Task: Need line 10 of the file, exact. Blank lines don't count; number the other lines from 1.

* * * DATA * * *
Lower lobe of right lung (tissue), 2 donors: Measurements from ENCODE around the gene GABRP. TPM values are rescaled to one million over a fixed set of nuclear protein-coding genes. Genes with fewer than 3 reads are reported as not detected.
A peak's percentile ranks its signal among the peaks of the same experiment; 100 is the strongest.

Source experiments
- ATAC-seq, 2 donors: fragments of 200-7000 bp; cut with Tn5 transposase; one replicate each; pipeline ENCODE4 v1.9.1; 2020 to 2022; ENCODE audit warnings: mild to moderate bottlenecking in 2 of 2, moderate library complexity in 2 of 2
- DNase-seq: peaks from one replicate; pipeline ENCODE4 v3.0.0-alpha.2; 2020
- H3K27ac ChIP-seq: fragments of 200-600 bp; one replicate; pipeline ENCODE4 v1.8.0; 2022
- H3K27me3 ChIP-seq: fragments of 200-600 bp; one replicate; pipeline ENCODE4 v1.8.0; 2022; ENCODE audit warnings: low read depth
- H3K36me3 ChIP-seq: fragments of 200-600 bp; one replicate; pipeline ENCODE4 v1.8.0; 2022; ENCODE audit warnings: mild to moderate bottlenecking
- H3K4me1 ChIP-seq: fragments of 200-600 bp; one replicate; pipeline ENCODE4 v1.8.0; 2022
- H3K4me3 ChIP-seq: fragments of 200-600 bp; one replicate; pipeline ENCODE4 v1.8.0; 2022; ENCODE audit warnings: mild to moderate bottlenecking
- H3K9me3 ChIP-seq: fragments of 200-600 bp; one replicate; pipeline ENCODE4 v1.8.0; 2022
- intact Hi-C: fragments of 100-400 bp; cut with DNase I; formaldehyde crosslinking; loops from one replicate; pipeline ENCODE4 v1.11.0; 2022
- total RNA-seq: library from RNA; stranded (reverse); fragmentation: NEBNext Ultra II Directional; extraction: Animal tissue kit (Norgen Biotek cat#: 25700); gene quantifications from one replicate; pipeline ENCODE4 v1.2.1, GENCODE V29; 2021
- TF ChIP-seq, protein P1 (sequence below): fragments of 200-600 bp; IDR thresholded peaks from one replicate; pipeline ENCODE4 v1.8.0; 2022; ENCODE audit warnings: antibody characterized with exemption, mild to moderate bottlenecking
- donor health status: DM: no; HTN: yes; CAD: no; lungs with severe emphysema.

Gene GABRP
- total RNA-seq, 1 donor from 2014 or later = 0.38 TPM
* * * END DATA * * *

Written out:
- H3K4me3 ChIP-seq: fragments of 200-600 bp; one replicate; pipeline ENCODE4 v1.8.0; 2022; ENCODE audit warnings: mild to moderate bottlenecking